Diabetes is a chronic disease that develops when your blood sugar (blood glucose) levels are too high. If you are pregnant, you can develop gestational diabetes (gestational means the time when you are pregnant). About 7 in 100 pregnant women will get gestational diabetes. Even though it usually goes away once a woman is no longer pregnant, high blood sugar levels are not good for you or your growing baby. Having gestational diabetes when pregnant can raise both the mother and baby’s risk of developing type 2 diabetes later in life.
Gestational Diabetes usually starts by the 24th week of pregnancy, which is near the end of the second trimester. Depending on your risk factors, your doctor may test you earlier than your 24th week.
You may be at a higher risk for developing gestational diabetes if you:
- Have had gestational diabetes in a previous pregnancy
- Have a family history of type-2 diabetes
- Are overweight
- Are older than 25
- Have PCOS (Poly-cystic Ovary Syndrome), a hormone disorder
- Are African American, American Indian, Asian American, Hispanic/Latina, or Pacific Islander American
What are the symptoms of gestational diabetes?
- Gestational diabetes usually does not have many clear symptoms. Refer to information about testing below and talk to your Community Health Worker (CHW) or doctor/Certified Nurse Midwife if you think you might have gestational diabetes.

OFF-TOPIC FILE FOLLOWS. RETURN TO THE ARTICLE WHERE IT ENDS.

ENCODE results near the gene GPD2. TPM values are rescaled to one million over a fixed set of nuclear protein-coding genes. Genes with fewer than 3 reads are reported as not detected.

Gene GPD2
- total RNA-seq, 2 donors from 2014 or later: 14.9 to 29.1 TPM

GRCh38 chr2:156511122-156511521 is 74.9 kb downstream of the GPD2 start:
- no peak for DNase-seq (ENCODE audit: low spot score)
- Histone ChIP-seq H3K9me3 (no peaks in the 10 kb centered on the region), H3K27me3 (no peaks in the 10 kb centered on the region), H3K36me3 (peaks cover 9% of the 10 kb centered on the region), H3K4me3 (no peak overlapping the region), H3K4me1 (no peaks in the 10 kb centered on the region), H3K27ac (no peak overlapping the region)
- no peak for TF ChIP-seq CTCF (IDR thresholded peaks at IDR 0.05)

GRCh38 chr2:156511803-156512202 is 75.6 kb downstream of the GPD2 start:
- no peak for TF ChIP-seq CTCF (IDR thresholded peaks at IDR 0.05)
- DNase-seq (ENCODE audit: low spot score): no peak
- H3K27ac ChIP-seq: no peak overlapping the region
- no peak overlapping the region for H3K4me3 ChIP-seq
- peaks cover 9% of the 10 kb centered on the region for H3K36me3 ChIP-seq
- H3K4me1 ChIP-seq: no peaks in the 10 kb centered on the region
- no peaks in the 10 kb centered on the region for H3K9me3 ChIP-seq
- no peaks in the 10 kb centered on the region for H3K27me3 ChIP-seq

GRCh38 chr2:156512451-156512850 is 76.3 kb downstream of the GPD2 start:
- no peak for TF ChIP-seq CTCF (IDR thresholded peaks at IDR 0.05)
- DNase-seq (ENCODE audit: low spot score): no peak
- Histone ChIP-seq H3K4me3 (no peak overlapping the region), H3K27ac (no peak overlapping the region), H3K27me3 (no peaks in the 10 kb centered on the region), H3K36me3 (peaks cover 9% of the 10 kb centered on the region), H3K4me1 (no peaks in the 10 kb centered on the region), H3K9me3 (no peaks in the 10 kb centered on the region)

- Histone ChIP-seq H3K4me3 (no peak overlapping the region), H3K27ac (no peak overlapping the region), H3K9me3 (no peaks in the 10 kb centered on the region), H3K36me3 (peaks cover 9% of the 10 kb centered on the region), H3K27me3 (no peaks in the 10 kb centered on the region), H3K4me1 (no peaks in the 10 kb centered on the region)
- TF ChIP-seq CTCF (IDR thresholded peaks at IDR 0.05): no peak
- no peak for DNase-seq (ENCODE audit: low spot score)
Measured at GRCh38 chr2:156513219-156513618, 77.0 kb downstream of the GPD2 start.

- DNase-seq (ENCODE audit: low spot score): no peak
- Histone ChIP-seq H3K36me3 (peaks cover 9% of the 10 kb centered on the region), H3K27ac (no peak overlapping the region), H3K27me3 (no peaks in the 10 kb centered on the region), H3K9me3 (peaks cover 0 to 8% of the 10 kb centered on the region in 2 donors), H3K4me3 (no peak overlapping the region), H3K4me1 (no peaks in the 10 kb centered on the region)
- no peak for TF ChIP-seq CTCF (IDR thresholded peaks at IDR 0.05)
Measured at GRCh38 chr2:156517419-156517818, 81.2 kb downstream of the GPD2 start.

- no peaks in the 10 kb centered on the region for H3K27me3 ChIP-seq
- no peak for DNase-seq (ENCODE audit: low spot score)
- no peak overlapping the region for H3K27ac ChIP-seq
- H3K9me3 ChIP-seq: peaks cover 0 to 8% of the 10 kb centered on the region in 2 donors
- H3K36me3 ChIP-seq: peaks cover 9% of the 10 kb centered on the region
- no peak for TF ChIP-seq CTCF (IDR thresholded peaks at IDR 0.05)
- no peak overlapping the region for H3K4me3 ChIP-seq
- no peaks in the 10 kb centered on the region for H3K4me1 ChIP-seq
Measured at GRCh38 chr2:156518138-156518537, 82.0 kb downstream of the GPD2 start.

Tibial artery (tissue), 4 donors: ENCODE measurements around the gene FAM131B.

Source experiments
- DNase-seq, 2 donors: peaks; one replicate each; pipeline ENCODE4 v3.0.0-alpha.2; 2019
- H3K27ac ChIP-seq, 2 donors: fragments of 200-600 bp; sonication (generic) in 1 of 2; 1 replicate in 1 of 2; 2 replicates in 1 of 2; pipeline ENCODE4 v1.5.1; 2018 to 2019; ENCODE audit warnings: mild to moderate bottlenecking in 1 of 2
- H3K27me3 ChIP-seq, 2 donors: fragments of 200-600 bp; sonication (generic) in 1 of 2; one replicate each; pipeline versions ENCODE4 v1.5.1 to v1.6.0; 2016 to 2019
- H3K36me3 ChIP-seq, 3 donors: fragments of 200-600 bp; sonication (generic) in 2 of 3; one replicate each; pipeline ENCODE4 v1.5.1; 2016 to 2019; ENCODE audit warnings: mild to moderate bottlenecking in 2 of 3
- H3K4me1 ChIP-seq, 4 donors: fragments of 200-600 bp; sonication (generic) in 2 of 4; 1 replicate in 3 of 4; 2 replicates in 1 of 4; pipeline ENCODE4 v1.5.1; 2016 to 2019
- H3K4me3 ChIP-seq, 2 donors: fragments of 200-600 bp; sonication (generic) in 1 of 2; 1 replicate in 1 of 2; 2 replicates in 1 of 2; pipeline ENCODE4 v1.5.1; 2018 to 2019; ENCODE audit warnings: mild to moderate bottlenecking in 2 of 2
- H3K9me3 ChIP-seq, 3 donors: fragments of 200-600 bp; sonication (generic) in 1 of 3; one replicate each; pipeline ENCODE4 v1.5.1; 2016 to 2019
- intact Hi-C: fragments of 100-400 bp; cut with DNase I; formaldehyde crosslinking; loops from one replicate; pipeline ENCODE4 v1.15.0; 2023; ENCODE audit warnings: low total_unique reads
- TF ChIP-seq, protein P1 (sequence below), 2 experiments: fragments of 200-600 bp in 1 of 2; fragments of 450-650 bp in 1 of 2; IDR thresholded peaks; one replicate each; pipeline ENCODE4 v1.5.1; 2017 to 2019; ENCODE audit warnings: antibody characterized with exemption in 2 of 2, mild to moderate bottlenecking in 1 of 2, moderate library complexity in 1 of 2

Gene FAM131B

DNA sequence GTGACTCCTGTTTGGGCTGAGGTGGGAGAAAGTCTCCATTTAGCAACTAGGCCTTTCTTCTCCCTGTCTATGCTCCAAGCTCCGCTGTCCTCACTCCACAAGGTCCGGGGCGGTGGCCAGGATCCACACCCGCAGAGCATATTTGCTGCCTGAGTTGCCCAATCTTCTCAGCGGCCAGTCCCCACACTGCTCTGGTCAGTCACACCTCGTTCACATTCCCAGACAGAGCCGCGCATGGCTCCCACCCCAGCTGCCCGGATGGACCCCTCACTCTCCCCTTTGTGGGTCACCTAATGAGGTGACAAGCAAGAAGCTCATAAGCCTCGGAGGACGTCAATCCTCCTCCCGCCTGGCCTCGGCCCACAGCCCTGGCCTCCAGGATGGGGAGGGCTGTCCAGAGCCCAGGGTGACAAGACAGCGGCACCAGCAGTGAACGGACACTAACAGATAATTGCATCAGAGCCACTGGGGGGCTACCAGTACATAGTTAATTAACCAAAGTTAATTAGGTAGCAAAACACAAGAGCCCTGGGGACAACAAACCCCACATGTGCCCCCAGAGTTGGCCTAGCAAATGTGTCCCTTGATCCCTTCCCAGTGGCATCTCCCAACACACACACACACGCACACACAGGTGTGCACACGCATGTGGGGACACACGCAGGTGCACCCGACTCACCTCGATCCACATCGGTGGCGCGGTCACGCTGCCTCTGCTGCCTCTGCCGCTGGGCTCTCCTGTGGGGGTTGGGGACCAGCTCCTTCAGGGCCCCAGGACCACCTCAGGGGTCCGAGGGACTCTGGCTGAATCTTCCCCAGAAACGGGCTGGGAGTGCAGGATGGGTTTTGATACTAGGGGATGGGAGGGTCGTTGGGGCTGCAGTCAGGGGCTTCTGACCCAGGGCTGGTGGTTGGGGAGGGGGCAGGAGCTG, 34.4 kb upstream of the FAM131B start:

How can I find Out If I have gestational diabetes?
- Your provider will test you with a blood test
- Depending on your results of the first test, you will either have one or two tests done
1) All women screened for gestational diabetes will first do a Glucose Screening Test, which measures your blood sugar. You will drink a liquid that contains glucose. After one hour, your blood will be drawn to check the blood sugar levels. If the levels are higher than 140 mg/dL, you will take the second test.
2) If the levels are higher than 140 mg/dL, you will take a Glucose Tolerance Test. The night before your test, you will fast (not eat anything). In the morning, your blood will be drawn to test your blood sugar levels. Then, you will drink the glucose-containing liquid. After 1 hour, 2 hours, and maybe even 3 hours, your blood will be drawn to check your blood glucose levels.
How can I prevent gestational diabetes?
- Eating healthy and exercising regularly can help prevent gestational diabetes
- You should not be losing weight while pregnant. You should gain weight slowly to help your baby grow.
How do I manage gestational diabetes?
- Regularly checking blood sugar levels throughout your pregnancy
- Eating healthy foods and exercising according to the advice of your healthcare provider
- Relying on your network, including your CHW, your prenatal care group, and your community to help provide support and reduce stress